General practitioners handle a wide variety of legal problems in large cities, suburban towns, and in rural communities. They may assist small and mid-size businesses with issues of incorporation, contracts, tax matters, employment law, and collections issues, as well as provide special counsel to large businesses. They may serve as the family lawyer for individuals by drafting wills and setting up estate plans; handling tax matters; dealing with divorces, child custody and other family law issues; conducting real estate closings; and providing representation in personal injury or employment law matters.
Most general practitioners work in small practices (five or fewer lawyers) or by themselves. They must have a working knowledge of many different practice areas and must be able to develop a client base, run a small business, and keep up to date on changes to the law. Often they have a well-developed network of more experienced or specialized attorneys to turn for advice. Small firm practitioners are involved in every aspect of firm management and this can be difficult for some lawyers. Others thrive and have the satisfaction of being completely responsible for their own businesses, of establishing their own work hours and lifestyle, and of working closely with their clients on a daily basis.
Students interested in general practice should select courses that give them a broad legal education in basic subject matters and skills.
A student interested in this specialty should take:
Lawyering Skills Course [second semester elective]
Students interested in this practice area should consider including one or more of the following courses as electives.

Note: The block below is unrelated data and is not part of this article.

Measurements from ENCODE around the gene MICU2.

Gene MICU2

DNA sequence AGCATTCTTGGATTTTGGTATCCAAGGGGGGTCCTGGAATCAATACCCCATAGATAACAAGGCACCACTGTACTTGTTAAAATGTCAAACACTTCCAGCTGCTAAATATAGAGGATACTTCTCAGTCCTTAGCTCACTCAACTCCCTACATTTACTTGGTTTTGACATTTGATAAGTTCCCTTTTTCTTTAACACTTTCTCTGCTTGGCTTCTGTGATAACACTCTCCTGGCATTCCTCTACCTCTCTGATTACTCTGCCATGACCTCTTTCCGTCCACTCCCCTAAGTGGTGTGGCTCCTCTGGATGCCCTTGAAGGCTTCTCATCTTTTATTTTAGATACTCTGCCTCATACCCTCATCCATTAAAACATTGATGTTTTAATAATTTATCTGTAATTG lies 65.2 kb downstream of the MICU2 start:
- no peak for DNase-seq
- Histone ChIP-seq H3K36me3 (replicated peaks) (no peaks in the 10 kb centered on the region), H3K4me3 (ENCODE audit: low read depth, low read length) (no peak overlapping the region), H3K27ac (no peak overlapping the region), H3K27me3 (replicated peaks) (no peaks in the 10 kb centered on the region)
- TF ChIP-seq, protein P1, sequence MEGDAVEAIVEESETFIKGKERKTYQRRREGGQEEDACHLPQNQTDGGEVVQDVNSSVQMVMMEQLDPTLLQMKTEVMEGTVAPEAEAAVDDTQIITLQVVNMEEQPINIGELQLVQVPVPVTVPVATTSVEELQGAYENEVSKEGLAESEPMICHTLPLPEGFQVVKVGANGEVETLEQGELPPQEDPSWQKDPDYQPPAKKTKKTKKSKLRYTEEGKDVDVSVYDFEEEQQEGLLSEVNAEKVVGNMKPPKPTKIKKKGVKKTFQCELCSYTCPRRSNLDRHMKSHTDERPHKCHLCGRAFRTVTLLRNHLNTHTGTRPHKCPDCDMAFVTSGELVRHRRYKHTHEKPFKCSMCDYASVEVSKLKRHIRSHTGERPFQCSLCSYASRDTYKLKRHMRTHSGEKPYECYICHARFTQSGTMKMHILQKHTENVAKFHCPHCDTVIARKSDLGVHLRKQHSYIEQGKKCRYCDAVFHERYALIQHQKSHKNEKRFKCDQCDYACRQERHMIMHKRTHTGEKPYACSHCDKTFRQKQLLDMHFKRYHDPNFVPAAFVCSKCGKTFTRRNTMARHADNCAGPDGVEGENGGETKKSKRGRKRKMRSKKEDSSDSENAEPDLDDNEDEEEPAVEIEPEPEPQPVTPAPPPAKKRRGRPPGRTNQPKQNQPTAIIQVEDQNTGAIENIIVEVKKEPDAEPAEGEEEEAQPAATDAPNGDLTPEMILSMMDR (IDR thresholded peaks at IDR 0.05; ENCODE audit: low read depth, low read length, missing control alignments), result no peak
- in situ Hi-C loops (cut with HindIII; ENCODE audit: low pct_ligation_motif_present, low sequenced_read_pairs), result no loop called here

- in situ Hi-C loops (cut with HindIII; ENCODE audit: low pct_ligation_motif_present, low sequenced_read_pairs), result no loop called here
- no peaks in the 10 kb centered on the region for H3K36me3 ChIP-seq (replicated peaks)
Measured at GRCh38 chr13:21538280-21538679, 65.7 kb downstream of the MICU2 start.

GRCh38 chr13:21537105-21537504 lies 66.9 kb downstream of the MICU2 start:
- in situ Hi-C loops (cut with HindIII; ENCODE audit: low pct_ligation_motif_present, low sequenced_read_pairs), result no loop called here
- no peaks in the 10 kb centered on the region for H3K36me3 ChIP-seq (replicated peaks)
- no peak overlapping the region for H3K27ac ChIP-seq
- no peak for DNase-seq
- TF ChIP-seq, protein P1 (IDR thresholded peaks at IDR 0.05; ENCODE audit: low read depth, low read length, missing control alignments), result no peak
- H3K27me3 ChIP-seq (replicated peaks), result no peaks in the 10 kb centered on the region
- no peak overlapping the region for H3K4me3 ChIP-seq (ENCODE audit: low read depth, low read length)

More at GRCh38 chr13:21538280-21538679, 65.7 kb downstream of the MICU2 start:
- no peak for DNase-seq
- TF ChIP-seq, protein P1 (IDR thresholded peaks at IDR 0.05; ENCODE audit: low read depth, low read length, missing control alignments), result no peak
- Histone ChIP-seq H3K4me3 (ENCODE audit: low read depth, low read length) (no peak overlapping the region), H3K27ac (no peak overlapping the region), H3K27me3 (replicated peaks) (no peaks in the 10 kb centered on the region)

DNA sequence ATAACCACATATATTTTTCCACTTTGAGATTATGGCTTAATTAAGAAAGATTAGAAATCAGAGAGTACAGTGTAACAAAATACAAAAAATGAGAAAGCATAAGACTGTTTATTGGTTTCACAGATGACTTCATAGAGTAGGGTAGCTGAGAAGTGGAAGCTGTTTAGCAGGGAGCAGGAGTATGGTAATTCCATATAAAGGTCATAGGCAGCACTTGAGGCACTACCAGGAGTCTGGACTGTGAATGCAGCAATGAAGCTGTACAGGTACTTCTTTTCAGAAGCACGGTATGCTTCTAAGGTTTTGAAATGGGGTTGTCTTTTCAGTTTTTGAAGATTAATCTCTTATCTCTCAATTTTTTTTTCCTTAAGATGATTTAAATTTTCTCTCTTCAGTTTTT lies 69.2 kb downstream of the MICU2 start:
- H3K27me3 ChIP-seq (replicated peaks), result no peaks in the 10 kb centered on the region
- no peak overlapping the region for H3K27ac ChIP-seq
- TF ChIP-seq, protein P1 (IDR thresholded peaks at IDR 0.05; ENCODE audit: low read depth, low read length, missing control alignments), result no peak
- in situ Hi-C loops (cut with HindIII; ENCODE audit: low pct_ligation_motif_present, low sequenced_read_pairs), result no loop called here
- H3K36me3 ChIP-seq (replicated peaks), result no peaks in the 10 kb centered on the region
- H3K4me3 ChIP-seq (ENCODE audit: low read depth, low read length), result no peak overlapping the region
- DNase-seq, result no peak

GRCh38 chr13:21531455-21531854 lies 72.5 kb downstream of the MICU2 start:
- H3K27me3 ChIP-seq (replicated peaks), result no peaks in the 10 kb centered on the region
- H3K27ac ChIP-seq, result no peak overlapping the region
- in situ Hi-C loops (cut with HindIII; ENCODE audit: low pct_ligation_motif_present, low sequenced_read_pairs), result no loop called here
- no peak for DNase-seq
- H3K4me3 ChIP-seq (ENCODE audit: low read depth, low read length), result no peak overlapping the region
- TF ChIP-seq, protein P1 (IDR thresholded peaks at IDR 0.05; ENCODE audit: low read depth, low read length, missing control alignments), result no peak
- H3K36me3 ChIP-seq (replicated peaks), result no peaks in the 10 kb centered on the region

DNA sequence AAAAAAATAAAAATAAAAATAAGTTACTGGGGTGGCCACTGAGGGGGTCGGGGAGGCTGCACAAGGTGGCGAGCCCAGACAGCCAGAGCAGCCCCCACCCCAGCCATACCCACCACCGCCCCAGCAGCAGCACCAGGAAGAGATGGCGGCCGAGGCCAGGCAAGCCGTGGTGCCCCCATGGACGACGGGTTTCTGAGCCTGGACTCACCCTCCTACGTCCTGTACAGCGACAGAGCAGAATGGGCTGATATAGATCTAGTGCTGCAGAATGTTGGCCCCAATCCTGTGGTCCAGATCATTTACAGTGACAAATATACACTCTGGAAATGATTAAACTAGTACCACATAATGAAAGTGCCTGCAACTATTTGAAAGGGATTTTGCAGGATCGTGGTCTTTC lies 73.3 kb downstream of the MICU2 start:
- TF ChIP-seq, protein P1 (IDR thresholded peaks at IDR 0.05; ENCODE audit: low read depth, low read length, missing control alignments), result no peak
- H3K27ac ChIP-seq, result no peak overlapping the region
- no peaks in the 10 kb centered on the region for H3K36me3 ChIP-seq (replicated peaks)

- Administrative Law
- Advanced Legal Writing
- Business Organizations I
- Client Counseling and Interviewing
- Family Law I
- Introduction to Estate Planning
- Real Estate Transactions
- Tax I
- Tax II
- Trial Advocacy
- Trusts and Estates
These courses deepen or broaden the skills and substantive information that a lawyer in this field needs and also provide advanced courses for students interested in a specialty within this area of practice.
- Advanced Criminal Procedure
- Advanced Substantive Criminal Law
- Civil Procedure II
- Contracts II
- Equal Employment Law
- Insurance Law
- Lawyers as Community Leaders
- Marital Property (for those practicing in Wisconsin)
- Oral Communications
- Torts II
(Note that whether a particular course is scheduled depends on faculty availability and student demand.)
Clinics, Internships, and Externships
Clinical Programs, externships, and other placement projects give hands-on practice experience. The law school has a variety of these opportunities and any of these programs would be beneficial to the student interested in general practice. For a complete listing, see http://law.wisc.edu/academics/clinics/clinicaleducationskillstraining.html.
The Lawyering Skills Program runs a separate program in which selected students are placed in firms in small and mid-sized Wisconsin communities. For more information about this program, see http://law.wisc.edu/academics/lawskills/summerclerkship.html.
Here are some of the full-time faculty who teach or have an interest in this subject area:
In addition to our full-time faculty, the Law School's adjunct faculty members -- prominent practicing lawyers and judges -- bring their specialized knowledge and experience to the classroom.